I Dont Have Enough Faith to be an Evolutionist - Skepticism of Evolution
(09-15-2019, 12:52 PM)Augustinian Wrote: Yes, and I made an error in my distinctions here, which I apologize for. What I should have emphasized is that sin does not change the essence itself of a thing, which as you noted is erroneous, but that sin changes the accidental nature of that thing so that it is defective. And this idea is rooted in the notion of the integral good, where that all things God creates are wholly good. To have any sort of defect is to introduce a lack of good in some aspect of that thing, which would be an accidental defect of its nature rather than, as I erroneously held, a change of the integral nature of the thing itself.

Yes, sin caused an accidental change in human nature in that the præternatural gifts previously added to nature as accidental qualities were removed, making man again subject to death, illness, suffering, pain in childbirth, etc. all of which are natural and belong to all of material creation by nature. But then also came punishments which disordered the nature and introduced defects. Thus it is human nature, but wounded with an indisposition (a kind of accident), which only grace can overcome.

(09-15-2019, 12:52 PM)Augustinian Wrote: Now, the point I was trying to make with the Fall is that there is this accidental change in the nature of creatures due to sin, not due to the actions of God, in which all of His actions are perfect per the integral good. Now, the issue arises with theistic evolution, and especially that of neo-Thomists who accept this position, is that of a rejection of this integral good. To say that God utilizes evolution in any such way is to say that God purposely created things to have defects and that He created, or introduced, death into the world.

Now, the way that things outside of the good are introduced into the world, such as thorns and brambles or the vicious carnivorous appetites of animals, are through secondary causation. The Fall was essentially a result of secondary causation, keeping in mind the integral good. Therefore, any changes we see through defects in creation, such as the fallen state of man from Adam or corruption and mutation in species, are due to these secondary causes.

I'm not arguing for theistic evolution. I don't like the idea myself, but it is not as problematic as you suggest. I personally take no position, do not need to create any model for myself, and prefer to just follow the theology, philosophy and science where they lead.

That said, your principles here are a bit off, as well.

God did create things with imperfections, because while he is the perfect good, what is not perfect, by definition has imperfections as related to the whole, even if in its own nature these are not defects. For instance to not have the animal powers of the soul in the hierarchy of universal goods is a defect as relates to the universal whole, but certainly not defective as regards a plant. It cannot perform more universally perfect actions, but it is a plant and perfectly acts as a plant. It itself it is integrally good because it seeks its own end according to is nature. As regards the whole it is imperfect. As regards itself it is perfect.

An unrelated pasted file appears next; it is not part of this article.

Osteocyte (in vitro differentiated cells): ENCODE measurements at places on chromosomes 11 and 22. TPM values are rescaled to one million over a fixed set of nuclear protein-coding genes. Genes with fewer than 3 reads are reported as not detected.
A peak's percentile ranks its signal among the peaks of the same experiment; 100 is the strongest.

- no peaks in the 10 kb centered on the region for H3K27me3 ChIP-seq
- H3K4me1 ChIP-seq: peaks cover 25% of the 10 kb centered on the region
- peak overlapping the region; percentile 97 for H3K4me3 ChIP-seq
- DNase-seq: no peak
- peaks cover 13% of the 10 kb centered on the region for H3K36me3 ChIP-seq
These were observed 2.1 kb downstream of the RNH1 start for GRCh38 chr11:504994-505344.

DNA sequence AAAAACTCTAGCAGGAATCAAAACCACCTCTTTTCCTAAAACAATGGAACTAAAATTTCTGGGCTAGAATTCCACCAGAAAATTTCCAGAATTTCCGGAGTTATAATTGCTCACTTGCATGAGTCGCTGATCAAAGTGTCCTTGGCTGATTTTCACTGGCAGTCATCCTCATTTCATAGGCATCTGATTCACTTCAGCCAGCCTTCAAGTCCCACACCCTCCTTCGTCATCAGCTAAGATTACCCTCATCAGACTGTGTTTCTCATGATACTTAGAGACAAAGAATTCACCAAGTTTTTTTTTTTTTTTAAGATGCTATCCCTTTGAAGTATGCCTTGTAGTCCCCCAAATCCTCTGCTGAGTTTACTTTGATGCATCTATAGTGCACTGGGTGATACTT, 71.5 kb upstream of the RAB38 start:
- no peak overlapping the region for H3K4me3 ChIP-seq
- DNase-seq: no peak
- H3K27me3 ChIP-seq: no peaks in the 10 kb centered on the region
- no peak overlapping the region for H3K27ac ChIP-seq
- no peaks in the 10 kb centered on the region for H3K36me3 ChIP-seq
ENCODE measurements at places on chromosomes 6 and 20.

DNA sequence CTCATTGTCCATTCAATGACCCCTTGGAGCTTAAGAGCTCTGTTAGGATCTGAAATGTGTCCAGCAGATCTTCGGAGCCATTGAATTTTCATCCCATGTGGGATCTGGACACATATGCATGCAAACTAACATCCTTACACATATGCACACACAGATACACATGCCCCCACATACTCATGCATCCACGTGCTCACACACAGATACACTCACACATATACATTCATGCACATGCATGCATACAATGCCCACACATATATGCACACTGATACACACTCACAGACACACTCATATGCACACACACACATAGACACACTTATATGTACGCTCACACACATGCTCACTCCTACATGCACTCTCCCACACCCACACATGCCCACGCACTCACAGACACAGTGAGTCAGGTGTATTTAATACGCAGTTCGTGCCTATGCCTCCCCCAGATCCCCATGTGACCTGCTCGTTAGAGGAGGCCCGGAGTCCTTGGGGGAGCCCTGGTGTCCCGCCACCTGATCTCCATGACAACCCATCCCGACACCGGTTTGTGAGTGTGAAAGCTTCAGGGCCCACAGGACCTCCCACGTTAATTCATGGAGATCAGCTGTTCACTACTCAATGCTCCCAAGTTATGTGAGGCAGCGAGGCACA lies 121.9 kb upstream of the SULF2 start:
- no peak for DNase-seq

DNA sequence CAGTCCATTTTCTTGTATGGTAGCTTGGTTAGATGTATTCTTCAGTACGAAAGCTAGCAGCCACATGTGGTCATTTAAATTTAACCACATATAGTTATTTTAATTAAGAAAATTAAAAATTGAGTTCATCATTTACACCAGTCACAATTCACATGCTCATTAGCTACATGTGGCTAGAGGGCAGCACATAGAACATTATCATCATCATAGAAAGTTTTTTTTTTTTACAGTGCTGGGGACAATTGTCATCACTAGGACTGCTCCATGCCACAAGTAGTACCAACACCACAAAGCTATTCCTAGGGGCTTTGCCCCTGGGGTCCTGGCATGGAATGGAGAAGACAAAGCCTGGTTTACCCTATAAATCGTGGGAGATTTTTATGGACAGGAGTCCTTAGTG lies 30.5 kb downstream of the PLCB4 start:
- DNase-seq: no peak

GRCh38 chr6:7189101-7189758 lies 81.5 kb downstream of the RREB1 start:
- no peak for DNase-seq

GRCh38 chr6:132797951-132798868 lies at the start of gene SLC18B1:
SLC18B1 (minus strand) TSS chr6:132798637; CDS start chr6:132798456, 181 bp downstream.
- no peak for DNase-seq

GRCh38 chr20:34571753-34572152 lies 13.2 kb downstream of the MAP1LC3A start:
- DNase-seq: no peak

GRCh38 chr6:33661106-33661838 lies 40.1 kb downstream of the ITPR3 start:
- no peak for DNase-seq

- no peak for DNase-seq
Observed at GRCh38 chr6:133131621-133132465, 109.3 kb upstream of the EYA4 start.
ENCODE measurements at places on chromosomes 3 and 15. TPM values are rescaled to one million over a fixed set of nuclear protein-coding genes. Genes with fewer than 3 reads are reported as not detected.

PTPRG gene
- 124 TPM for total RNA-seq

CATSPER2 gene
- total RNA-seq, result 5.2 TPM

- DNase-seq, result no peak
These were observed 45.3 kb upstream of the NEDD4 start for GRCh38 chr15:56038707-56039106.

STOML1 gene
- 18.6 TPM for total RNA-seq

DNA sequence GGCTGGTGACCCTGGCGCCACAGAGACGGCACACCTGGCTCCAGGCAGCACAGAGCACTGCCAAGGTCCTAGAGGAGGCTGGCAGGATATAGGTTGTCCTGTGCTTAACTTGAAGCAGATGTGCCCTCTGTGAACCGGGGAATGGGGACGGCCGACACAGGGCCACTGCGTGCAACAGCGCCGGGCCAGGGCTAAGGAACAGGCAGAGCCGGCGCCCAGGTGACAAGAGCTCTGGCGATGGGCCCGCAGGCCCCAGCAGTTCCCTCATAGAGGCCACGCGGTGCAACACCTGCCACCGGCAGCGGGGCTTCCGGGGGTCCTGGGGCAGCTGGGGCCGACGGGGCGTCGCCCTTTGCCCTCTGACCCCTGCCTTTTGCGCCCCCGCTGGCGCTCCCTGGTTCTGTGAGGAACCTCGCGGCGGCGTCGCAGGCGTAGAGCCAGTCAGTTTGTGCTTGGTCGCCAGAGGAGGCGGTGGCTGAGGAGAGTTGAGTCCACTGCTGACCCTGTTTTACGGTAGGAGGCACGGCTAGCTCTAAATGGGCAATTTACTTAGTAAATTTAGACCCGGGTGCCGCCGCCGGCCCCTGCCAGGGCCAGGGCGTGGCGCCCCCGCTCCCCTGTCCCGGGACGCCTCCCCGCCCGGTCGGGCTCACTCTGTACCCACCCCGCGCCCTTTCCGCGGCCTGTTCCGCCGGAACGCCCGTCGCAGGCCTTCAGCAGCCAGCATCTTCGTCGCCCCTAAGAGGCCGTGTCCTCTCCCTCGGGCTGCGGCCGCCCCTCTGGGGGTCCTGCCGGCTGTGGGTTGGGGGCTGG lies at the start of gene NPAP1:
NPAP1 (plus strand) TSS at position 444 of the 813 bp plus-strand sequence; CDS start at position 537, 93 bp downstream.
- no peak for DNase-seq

The same in the hierarchy of animals. A dolphin is more perfect than a bacterium in a universal sense, while each is perfect in its nature (because it cannot act against its nature).

This is why one can say that imperfection is necessary for the perfection of the whole. Whenever there is a hierarchy there is necessarily imperfection, and were there not, the whole would not be perfect.

Those defects on a universal scale did not come about by secondary causality. They come from the nature of the thing. They come from the intention of God ordering by Providence the whole universe towards its proper end.

These imperfections include death which is natural and therefore must of preceded the fall in material creatures which were not protected by some præternatural gift of immortality. This can be shown by the number of plants and animals which cannot exist without the death of other animals, or those whose nature is violent (my example of a lion). Their perfection requires the "imperfection" (the ability to die and be reduced to nutrition) in another.

So while through secondary causation, the Fall and the impact on man can easily be seen, it cannot be asserted that somehow that fall changed, accidentally or substantially the natures of things beyond man. The only way to say this is to assert not an accidental, but a substantial change in all of Creation as a result of sin, because while man can now (because he has a will) act against his nature, others animals and plants do not have said will, so blindly seek their proper end, and cannot choose against their nature, which means they act according to their nature.
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RE: I Dont Have Enough Faith to be an Evolutionist - Skepticism of Evolution - by MagisterMusicae - 09-15-2019, 02:34 PM



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